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Philodendrons are easy to care for and can adjust to different environmental conditions. If something is wrong in the care routine of your philodendron, you might see curly leaves on it. If you are wondering the causes of curly leaves in philodendrons, you are at the right place.
Dry soil, poor water quality, and hot or cold drafts can lead to curly leaves in philodendrons. Some other reasons include overwatering, low light, and pest infestation. Increase the humidity around the plant and keep the plant away from drafts to prevent curly leaves in philodendron.
Philodendrons have unique leaves that come in different shapes and colors. It is sad to see these beautiful leaves curling and making the plant look unhealthy.
If you figure out what is wrong with your philodendron and start taking proper care of the plant, you can cure the curly leaves.
Let’s find out the causes behind curly leaves in philodendron and ways of keeping your philodendron healthy.
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What causes curly leaves in philodendrons?
Philodendrons don’t require much care, but they can get affected by environmental changes and lack of care. Curling of leaves might be a result of any of these.
The main reason behind the curling of leaves in philodendrons is stress. Your job is to find out the reason behind that stress.
There can be different types of curling, such as curling up, down, or sideways. If you notice that the old leaves are curling, but the new ones are doing good, you should not be worried.
We have listed some of the main reasons behind curling leaves in philodendrons.
Philodendrons like the soil to remain slightly moist, so the plant will have problems if you let the soil get too dry.
Dry soil is caused due to under-watering. If you neglect your philodendron for too long and don’t give it enough water, the soil will get dry. Due to this, the roots will not get any nutrients or water from the soil.
Due to a lack of water and nutrients, and the leaves will curl.
Philodendrons can survive with less watering for some time, but if it persists for long, the soil will become dry, and the plant will get dehydrated.
You should not neglect your philodendron and water whenever the top layers of the soil get dry.
When the leaves start curling downwards, you should understand that it is due to overwatering. The plant will show different signs when there is root rot, including curling leaves, yellowing, and drooping.
If the tips of the leaves start curling, it is the initial sign of root rot, and you can start the treatment of the same.
You need to place the philodendron in a bright area to get enough indirect light to let the soil dry. You should take your philodendron out of the pot and place the roots under indirect light to get dry.
If the root rot is more severe, you should repot your philodendron after pruning the affected roots. When the roots remain wet due to overwatering, they suffocate due to a lack of oxygen. The roots can neither breathe nor function properly due to this.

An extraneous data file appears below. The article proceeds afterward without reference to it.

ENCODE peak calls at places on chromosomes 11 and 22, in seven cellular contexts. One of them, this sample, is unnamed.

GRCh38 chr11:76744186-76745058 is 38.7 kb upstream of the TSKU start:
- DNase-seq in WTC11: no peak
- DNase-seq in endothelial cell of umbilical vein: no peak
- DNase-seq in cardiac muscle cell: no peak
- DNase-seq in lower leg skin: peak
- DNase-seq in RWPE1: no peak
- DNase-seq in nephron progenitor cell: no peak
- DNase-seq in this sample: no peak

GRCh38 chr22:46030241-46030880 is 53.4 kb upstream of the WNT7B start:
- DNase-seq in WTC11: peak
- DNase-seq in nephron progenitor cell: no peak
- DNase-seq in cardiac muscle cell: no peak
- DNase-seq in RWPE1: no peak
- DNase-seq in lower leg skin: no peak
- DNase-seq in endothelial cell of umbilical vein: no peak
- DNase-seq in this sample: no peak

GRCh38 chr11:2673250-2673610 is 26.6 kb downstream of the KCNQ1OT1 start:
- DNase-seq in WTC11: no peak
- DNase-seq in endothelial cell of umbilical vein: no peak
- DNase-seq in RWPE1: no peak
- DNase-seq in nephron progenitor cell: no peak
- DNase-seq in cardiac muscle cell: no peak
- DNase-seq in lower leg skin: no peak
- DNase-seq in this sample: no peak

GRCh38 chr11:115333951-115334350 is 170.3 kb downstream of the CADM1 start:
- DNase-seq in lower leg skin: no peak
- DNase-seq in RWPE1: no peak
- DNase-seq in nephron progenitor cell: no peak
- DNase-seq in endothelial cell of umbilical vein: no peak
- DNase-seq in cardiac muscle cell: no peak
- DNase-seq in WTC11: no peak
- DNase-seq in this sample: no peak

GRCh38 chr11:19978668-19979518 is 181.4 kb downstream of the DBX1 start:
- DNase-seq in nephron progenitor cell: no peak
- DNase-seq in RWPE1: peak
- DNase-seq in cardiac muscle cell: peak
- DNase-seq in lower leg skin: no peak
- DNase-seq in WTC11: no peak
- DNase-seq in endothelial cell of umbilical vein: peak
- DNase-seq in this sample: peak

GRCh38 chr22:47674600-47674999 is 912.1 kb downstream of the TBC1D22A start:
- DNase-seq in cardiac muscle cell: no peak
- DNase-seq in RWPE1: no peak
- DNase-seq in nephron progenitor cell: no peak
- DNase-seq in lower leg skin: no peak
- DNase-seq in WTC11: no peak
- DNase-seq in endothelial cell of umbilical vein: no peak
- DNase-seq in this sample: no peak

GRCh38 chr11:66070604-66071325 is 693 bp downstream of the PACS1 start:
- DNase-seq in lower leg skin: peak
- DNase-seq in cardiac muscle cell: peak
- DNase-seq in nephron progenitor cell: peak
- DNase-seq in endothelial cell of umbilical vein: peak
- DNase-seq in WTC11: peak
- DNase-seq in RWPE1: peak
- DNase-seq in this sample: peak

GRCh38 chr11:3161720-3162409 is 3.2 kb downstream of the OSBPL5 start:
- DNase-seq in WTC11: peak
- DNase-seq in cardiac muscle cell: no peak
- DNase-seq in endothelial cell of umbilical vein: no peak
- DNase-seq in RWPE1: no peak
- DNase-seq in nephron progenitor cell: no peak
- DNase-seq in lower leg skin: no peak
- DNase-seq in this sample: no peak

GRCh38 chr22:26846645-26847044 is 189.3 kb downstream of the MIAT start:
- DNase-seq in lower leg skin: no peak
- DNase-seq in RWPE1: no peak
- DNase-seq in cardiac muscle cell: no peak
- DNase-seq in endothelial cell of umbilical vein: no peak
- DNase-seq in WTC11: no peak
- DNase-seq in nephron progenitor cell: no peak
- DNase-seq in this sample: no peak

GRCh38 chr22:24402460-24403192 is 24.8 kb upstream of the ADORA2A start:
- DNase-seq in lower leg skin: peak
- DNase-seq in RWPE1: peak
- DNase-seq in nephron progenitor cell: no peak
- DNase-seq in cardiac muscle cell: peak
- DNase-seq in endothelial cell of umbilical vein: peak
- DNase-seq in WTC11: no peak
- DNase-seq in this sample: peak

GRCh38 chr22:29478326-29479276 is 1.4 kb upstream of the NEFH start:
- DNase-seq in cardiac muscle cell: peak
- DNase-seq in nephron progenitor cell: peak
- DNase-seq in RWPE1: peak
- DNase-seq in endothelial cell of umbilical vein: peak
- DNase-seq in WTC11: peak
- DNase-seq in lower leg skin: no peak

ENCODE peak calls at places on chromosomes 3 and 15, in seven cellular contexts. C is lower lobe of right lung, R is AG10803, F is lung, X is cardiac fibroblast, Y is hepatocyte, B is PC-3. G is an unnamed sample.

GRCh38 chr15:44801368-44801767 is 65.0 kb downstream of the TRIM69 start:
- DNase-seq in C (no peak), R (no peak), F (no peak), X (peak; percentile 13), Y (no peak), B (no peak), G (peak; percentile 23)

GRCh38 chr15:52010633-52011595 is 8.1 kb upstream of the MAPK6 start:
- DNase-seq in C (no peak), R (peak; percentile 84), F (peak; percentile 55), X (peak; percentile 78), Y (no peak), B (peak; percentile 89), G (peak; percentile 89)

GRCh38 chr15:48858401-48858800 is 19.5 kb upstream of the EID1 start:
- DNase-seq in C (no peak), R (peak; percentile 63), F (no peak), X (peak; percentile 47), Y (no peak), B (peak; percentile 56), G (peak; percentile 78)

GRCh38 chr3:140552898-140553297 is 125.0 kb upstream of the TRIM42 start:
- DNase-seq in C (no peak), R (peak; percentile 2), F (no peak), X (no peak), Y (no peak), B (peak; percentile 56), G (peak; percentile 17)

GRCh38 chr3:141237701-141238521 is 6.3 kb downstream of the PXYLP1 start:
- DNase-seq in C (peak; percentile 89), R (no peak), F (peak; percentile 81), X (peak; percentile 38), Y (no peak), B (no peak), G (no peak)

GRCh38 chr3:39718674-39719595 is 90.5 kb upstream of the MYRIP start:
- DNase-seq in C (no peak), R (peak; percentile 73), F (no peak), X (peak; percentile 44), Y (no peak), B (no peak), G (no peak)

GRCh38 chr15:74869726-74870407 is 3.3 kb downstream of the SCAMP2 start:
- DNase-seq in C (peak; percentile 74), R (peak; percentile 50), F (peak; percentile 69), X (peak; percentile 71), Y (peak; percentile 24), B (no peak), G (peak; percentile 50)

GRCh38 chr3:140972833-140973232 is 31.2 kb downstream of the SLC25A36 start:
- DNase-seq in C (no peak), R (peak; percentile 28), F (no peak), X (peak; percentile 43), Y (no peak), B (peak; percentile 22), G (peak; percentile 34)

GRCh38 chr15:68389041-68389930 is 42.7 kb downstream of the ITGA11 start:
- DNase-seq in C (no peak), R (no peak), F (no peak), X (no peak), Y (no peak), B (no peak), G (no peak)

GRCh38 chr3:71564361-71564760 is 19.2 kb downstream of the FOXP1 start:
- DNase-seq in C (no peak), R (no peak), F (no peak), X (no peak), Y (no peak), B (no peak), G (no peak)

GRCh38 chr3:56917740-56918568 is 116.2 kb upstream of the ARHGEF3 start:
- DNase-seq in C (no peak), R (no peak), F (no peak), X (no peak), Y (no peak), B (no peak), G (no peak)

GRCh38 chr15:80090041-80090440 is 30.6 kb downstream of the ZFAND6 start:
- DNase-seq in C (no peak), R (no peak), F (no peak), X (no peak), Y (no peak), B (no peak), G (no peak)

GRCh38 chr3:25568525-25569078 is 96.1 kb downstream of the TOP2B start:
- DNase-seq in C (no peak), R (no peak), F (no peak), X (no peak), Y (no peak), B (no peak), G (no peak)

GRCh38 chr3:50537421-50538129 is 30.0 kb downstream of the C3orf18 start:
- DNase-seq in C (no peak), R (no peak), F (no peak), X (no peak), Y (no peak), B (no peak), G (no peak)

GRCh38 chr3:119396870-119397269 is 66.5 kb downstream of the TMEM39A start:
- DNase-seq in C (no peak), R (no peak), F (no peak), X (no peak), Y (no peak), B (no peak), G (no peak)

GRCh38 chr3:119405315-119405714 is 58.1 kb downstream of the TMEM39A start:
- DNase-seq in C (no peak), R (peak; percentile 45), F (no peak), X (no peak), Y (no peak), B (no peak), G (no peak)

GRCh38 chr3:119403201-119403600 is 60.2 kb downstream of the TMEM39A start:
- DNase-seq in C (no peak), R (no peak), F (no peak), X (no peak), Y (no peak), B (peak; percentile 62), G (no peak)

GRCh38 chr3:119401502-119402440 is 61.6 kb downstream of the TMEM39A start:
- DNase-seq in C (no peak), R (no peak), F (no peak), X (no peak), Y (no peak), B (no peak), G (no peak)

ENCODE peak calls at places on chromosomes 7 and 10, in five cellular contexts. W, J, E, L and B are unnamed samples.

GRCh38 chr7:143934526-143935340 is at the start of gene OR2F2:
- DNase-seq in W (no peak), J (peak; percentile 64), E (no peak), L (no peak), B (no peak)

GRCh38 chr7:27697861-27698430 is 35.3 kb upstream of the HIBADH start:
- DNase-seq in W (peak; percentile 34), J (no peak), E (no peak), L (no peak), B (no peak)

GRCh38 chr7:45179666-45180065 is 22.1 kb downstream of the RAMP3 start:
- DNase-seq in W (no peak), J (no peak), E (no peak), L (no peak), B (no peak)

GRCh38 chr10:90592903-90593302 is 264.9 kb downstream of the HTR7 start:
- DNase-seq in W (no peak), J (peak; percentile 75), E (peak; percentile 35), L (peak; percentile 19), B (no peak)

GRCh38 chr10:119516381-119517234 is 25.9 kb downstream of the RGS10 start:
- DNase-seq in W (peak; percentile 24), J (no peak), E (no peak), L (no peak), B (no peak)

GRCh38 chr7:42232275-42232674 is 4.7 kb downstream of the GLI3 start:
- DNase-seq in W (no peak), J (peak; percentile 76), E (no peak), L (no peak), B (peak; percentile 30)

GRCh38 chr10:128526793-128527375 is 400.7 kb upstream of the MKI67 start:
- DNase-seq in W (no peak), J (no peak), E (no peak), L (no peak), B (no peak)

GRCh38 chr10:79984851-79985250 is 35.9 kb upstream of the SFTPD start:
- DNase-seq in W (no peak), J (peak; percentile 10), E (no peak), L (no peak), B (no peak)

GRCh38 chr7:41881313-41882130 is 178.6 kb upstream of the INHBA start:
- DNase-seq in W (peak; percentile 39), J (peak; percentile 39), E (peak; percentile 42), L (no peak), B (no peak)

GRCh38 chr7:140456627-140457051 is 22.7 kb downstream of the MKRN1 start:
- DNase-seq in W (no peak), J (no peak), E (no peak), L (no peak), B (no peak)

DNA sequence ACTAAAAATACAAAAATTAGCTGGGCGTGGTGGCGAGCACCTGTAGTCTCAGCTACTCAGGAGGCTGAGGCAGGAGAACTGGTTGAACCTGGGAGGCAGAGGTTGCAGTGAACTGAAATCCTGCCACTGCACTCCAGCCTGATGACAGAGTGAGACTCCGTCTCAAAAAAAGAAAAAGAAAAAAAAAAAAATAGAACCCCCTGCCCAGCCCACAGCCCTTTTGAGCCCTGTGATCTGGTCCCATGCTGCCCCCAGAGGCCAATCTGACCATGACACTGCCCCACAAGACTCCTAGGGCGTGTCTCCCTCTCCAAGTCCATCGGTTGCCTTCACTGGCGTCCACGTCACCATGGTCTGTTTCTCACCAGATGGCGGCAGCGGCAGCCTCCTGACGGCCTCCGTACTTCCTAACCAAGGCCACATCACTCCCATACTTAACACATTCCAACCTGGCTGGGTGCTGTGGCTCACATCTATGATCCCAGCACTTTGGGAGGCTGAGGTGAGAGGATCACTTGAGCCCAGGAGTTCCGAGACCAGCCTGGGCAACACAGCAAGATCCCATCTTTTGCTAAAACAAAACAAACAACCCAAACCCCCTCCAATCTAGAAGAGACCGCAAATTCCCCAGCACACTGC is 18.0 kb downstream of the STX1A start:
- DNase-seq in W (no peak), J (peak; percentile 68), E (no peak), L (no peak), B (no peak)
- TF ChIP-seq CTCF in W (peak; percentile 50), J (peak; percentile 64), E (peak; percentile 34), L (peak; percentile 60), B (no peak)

Stop overwatering your philodendron and water the plant only if the soil is dry.
If your philodendron is getting exposed to excess or direct sunlight, the plant’s leaves will start curling because of sunburn.
Excess light makes the soil dry, and the plant gets dehydrated, and all these lead to curled or wilted leaves.
Consider moving your philodendron to a shady area where it gets indirect light and water the plant thoroughly to hydrate it.
Your philodendron can have curled leaves due to insufficient light.
Philodendrons require 6-8 hours of indirect light to carry out all their regular activities. If you notice that the lower leaves are curling along with some leggy growth, you should understand that your plant is not getting enough light.
If you don’t get enough light in your house, purchase the grow lights that provide light and heat to your plants.
Try to find a bright place near a window or balcony, and relocate your philodendron to that spot.
Philodendrons require fertilizers for faster growth, but the roots will burn, and the leaves will start curling if you overdose it with fertilizers.
If you fertilize too frequently or give the plant a strong dose every time you fertilize it, the philodendron will become over-fertilized. The excess fertilizer will build on the soil and make the soil acidic.
Excess fertilizers will lead to root burn, leaf burn and will damage your philodendron if you keep over-feeding it.
You must fertilize your philodendron once a month during the growing season with a 20:20:20 fertilizer. However, instead of giving it the prescribed dose, dilute it and make it half-strength to avoid over-feeding.
If you have an over-fertilized philodendron, you must stop fertilizing it and wash it thoroughly so that the excess fertilizer gets washed. You might need to repot the plant if required. Fertilize only after your philodendron recovers.
Poor water quality
If you use regular tap water to water your philodendron, the plant’s leaves can start curling due to the poor water quality.